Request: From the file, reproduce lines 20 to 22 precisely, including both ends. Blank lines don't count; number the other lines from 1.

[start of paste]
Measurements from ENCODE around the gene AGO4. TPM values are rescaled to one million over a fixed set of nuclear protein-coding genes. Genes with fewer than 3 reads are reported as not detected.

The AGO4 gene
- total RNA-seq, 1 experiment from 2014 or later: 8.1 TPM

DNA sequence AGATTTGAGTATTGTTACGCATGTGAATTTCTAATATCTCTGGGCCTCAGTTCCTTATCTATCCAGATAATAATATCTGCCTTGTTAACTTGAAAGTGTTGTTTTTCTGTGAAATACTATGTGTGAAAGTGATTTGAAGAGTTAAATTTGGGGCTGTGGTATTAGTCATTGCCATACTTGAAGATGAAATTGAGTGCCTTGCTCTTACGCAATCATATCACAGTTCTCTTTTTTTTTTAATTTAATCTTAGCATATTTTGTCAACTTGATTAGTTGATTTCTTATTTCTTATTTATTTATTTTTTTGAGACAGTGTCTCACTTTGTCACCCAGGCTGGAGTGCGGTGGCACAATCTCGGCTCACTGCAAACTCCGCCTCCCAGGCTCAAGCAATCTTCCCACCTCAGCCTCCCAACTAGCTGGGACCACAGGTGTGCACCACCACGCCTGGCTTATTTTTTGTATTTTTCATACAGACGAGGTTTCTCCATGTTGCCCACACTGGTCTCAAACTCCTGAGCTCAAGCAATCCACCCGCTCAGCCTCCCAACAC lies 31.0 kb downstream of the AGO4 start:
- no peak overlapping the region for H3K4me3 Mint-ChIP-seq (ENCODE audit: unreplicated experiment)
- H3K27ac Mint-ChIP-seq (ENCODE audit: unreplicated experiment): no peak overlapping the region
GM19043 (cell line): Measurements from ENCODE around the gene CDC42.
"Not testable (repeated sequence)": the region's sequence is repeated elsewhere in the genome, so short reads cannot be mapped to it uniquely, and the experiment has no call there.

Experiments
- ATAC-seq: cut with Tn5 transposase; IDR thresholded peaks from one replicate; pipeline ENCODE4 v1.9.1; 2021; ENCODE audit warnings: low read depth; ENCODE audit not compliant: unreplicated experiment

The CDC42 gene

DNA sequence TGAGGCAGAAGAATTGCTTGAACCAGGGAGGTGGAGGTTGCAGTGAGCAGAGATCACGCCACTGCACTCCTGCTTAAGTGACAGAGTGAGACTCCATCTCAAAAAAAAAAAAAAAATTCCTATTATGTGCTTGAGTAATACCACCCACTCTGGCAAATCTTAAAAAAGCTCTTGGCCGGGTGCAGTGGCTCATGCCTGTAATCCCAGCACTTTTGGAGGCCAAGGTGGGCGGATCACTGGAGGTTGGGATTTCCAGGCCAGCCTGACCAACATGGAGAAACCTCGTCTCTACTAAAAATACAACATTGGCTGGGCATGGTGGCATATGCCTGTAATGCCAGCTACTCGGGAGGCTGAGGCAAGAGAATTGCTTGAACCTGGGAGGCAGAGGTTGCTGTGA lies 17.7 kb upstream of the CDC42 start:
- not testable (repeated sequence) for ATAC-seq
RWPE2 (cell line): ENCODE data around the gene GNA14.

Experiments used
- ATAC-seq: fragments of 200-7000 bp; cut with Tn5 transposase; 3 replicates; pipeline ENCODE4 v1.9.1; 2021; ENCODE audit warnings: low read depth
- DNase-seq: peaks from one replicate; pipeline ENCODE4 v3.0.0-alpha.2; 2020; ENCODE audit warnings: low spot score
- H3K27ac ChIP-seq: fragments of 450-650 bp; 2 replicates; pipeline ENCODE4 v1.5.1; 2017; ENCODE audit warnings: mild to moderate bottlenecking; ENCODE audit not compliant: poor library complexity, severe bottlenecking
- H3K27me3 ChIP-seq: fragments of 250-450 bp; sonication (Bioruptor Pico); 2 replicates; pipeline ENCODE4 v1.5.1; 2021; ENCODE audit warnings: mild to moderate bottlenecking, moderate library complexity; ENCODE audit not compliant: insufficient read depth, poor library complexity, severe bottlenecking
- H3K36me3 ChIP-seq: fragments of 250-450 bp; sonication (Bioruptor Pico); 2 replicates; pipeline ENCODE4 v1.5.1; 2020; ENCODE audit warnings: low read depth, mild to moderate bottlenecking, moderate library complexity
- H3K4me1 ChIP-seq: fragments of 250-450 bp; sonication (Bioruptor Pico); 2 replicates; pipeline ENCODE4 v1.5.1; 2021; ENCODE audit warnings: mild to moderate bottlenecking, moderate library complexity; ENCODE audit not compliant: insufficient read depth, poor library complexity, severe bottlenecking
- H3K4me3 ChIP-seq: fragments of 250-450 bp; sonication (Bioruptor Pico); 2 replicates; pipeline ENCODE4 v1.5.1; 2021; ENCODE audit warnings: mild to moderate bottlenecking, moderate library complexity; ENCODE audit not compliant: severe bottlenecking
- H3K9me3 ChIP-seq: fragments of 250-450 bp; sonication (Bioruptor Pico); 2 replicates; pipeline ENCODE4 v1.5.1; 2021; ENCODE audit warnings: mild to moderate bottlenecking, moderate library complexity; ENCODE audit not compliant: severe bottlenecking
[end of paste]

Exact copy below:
- H3K36me3 ChIP-seq: fragments of 250-450 bp; sonication (Bioruptor Pico); 2 replicates; pipeline ENCODE4 v1.5.1; 2020; ENCODE audit warnings: low read depth, mild to moderate bottlenecking, moderate library complexity
- H3K4me1 ChIP-seq: fragments of 250-450 bp; sonication (Bioruptor Pico); 2 replicates; pipeline ENCODE4 v1.5.1; 2021; ENCODE audit warnings: mild to moderate bottlenecking, moderate library complexity; ENCODE audit not compliant: insufficient read depth, poor library complexity, severe bottlenecking
- H3K4me3 ChIP-seq: fragments of 250-450 bp; sonication (Bioruptor Pico); 2 replicates; pipeline ENCODE4 v1.5.1; 2021; ENCODE audit warnings: mild to moderate bottlenecking, moderate library complexity; ENCODE audit not compliant: severe bottlenecking